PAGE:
8. Chicago Blackhawks vs. Vancouver Canucks

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    Three consecutive playoff series from 2009 through 2011 fueled this rivalry. At the time, the Blackhawks and Canucks were among the best teams in the Western Conference. The respective rise of both clubs as Stanley Cup contenders correlated with a growth of animosity between them. The Blackhawks won two of the three series between the two in 2009 and 2010. The Canucks garnered redemption by finally defeating the Blackhawks in 2011.

    Since then, however, the Blackhawks' ongoing success as Cup contenders combined with the Canucks' steady decline has sapped the energy from this once-intense feud. There's now less on the line between the two teams. As a result, their recent games lack the excitement of the past. The league's recent divisional realignment could further undermine this rivalry.

7. Detroit Red Wings vs. Toronto Maple Leafs

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    Paul Sancya/Associated Press

    This long-time rivalry had its heyday in the Original Six era. Save for the occasional playoff series, it faded in the post-expansion era. The last high point was their 1993 Norris Division semifinal matchup, a series in which the Leafs upset the favored Wings in seven games.

    The Maple Leafs' move to the Eastern Conference in 1998 combined with the Red Wings' feud with the Colorado Avalanche sapped their rivalry of meaning. With the Wings having recently moved to the Eastern Conference, it's possible it could be revived.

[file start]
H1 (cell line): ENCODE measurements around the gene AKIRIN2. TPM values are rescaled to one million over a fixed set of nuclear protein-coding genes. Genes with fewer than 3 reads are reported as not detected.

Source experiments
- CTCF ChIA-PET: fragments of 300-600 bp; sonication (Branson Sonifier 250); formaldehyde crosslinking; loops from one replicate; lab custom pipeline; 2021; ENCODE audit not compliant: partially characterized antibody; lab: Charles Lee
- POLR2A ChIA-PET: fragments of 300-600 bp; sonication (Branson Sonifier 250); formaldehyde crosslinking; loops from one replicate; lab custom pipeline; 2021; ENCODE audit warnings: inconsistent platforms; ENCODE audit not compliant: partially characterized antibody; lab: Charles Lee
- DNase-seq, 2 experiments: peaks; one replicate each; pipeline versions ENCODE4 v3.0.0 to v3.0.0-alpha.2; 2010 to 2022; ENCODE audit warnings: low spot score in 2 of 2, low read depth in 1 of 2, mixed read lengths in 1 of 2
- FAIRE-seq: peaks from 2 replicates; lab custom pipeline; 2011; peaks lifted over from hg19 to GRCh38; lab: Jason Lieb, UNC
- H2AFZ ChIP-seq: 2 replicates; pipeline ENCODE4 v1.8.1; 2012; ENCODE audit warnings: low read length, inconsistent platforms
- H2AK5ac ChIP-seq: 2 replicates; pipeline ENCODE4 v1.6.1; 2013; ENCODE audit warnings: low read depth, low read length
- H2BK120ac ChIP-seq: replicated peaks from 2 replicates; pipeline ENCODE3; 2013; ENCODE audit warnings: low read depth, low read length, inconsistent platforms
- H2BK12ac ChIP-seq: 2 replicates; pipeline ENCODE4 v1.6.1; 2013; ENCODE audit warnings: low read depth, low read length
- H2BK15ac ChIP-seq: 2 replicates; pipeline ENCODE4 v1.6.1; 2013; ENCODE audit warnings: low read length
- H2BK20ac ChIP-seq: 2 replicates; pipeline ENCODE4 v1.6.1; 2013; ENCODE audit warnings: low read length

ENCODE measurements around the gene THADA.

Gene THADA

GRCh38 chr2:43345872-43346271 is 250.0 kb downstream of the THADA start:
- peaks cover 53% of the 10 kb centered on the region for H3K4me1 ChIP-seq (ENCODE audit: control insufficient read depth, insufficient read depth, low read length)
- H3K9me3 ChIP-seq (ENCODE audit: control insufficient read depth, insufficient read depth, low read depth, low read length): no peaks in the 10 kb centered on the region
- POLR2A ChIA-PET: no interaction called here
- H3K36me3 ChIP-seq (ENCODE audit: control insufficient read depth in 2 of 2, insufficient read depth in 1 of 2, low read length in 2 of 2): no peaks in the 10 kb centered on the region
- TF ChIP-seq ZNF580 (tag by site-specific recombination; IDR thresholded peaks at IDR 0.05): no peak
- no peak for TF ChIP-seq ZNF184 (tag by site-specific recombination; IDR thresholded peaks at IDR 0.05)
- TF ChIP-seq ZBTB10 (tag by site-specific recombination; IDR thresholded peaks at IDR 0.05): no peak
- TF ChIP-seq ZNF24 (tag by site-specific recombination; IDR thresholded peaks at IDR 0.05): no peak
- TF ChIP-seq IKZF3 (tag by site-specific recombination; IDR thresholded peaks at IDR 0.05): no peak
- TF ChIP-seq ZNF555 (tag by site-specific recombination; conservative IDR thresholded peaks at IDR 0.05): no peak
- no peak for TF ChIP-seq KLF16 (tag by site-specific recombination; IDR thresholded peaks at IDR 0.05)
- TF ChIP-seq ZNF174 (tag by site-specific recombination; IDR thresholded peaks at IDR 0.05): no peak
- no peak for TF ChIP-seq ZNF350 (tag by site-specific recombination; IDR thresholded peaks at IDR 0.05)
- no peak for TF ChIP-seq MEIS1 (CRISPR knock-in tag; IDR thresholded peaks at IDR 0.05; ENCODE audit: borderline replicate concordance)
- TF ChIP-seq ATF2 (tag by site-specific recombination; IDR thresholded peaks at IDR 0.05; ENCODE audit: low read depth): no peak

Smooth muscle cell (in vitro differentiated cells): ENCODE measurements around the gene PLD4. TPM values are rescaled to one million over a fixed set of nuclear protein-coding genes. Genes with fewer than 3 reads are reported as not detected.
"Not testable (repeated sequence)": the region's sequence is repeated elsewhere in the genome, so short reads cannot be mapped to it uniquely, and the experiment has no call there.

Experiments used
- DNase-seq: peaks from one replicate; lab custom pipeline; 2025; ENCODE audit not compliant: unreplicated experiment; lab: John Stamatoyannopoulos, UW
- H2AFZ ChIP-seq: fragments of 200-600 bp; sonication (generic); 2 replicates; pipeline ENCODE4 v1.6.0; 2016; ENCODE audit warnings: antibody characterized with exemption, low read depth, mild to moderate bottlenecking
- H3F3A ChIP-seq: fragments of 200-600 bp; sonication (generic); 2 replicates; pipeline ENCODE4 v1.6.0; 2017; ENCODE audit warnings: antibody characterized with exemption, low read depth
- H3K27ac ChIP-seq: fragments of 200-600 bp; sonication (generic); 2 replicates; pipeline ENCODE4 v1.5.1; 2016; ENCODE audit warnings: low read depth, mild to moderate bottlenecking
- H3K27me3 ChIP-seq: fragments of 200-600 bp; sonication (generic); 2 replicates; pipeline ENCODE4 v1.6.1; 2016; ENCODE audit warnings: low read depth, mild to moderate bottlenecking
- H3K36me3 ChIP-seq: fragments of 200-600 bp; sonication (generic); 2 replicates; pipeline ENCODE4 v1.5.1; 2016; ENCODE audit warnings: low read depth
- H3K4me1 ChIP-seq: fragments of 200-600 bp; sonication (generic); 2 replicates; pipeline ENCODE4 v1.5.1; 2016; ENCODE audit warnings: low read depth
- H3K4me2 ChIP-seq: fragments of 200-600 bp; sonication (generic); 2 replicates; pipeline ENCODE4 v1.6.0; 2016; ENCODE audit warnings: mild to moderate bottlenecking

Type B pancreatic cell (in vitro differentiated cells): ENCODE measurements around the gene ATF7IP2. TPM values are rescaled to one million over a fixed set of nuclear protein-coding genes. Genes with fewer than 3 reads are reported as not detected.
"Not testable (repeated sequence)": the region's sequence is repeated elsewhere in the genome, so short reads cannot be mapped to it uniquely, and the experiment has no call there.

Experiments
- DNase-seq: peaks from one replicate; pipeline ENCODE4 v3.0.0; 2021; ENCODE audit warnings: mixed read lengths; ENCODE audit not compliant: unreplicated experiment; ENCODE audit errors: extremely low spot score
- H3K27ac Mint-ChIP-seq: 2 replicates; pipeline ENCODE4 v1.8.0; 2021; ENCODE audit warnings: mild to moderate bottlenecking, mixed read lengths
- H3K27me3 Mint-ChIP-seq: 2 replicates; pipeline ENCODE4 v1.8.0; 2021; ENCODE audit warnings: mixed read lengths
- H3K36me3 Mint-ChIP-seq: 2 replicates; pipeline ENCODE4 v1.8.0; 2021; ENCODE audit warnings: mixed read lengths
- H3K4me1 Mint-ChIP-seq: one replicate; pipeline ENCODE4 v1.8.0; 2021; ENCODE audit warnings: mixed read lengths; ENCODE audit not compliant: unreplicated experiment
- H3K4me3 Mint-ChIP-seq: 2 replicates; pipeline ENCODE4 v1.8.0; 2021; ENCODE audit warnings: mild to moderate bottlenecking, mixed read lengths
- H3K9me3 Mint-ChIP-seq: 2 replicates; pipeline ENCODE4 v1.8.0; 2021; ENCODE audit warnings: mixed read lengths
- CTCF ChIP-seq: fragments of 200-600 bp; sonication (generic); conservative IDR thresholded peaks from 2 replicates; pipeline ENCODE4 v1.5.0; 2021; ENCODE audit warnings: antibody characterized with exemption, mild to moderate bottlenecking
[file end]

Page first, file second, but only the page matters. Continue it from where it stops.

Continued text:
Despite the Leafs and Wings facing off in this year's Winter Classic, their rivalry still remains a relic of a bygone era.

6. Boston Bruins vs. New York Rangers

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    During the 1970s, the clashes among these two Original Six teams were among the bitterest in the league. The high point was their 1972 Stanley Cup Final series, when the Bruins defeated the Rangers in six games. Led by superstars Bobby Orr, Phil Esposito, Brad Park and Rod Gilbert, the Bruins-Rangers feud was as intense as any in NHL history.

    Since the late 1970s, this rivalry became eclipsed by the Bruins' ongoing duel with the Montreal Canadiens, while the Rangers developed more intense matchups against local rivals like the New York Islanders and New Jersey Devils. The league still hypes Bruins-Rangers games, but they've never recaptured their former fervor.

5. Colorado Avalanche vs. Detroit Red Wings

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    Duane Burleson/Associated Press

    From 1996 to 2004, there was no greater NHL rivalry than the one between the Avalanche and Red Wings. Led by superstars Joe Sakic, Peter Forsberg, Steve Yzerman and Brendan Shanahan, these clubs clashed with a ferocity rarely seen before or since in NHL history.

    From Claude Lemieux's blindside hit on Kris Draper in the 1996 Western Conference Final to the memorable brawls of 1997 and 1998 involving Avalanche goalie Patrick Roy, there was no love lost between these two teams.

    The decline of the Avalanche between 2006 to 2013 cooled the intensity in this once-memorable feud. The Red Wings' recent move to the Eastern Conference has all but killed off one of hockey's greatest rivalries.

4. Calgary Flames vs. Edmonton Oilers